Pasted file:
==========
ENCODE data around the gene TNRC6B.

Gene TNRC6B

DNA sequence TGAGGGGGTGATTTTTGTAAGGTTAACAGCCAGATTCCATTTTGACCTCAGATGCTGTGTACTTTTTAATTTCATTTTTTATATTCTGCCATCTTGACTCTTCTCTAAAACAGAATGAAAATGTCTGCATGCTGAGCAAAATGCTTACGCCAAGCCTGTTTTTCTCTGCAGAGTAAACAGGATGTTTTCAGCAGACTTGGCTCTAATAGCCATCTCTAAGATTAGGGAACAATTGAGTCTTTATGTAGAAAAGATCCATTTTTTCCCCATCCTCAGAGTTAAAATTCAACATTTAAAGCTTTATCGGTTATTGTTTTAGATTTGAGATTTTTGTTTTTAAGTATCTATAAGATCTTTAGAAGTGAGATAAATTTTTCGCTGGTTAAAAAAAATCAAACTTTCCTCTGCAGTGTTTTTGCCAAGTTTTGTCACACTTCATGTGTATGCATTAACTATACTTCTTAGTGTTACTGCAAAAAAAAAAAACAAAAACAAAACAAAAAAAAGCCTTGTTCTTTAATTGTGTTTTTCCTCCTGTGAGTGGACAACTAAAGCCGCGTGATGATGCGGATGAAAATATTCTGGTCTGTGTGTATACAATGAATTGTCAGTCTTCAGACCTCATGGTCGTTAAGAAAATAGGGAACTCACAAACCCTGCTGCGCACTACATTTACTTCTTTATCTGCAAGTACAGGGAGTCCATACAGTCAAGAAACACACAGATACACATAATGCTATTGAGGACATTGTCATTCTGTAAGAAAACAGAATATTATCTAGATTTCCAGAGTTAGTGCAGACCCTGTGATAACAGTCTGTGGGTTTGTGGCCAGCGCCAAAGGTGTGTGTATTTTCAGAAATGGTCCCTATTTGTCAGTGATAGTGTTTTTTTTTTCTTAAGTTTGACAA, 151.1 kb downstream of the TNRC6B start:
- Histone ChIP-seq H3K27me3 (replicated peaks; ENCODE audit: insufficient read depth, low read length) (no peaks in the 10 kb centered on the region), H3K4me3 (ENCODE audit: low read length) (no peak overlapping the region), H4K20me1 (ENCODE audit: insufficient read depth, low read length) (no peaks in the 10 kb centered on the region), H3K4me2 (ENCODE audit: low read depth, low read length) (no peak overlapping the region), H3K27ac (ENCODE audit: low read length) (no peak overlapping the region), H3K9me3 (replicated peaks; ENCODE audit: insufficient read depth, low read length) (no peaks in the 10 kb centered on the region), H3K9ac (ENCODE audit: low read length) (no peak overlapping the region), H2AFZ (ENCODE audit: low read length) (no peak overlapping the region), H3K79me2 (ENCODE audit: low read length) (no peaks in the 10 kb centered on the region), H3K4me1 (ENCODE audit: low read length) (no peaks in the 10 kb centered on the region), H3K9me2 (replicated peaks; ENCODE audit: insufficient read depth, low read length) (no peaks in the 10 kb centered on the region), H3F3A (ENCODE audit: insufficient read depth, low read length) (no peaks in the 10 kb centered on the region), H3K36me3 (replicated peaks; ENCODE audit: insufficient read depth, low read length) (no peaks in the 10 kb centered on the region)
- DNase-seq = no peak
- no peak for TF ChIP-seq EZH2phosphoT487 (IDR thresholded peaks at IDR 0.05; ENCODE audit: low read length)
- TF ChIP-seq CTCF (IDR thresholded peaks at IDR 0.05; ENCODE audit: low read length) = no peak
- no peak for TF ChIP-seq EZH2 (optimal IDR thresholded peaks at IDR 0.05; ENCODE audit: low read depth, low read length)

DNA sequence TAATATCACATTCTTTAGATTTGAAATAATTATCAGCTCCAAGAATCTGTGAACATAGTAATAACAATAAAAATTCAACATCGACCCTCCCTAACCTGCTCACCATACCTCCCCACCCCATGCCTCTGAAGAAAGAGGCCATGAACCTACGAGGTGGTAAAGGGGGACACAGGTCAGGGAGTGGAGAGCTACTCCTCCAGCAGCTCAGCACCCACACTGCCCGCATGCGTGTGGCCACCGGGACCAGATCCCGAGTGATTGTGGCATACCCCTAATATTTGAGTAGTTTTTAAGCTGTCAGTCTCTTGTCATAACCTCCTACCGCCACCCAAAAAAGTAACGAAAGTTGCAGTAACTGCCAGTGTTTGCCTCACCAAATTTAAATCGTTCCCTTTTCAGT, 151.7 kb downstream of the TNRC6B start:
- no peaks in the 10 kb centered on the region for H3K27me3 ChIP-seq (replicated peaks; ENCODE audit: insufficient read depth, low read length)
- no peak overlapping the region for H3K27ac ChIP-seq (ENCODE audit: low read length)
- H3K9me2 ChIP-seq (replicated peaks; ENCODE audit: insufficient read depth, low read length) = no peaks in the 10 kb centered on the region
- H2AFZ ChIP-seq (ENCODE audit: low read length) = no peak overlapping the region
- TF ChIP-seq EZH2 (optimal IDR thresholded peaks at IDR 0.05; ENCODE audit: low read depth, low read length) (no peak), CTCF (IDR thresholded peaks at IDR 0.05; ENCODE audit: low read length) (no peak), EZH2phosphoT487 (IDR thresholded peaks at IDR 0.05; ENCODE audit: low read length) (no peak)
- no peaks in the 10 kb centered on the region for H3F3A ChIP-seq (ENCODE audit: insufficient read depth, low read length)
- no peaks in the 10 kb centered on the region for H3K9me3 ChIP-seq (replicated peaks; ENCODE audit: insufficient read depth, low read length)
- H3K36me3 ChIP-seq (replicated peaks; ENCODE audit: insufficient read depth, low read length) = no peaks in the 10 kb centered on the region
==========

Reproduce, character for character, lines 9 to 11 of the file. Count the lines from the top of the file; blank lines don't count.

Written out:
DNA sequence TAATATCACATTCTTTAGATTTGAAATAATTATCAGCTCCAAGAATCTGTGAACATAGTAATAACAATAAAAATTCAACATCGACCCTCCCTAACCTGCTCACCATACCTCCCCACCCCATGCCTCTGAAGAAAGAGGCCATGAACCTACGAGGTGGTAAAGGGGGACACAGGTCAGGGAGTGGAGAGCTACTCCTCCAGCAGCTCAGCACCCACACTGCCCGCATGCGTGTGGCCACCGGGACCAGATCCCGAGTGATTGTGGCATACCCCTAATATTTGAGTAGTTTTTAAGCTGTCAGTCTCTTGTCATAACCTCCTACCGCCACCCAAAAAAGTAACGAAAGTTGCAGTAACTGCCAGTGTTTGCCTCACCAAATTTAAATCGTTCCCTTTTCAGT, 151.7 kb downstream of the TNRC6B start:
- no peaks in the 10 kb centered on the region for H3K27me3 ChIP-seq (replicated peaks; ENCODE audit: insufficient read depth, low read length)
- no peak overlapping the region for H3K27ac ChIP-seq (ENCODE audit: low read length)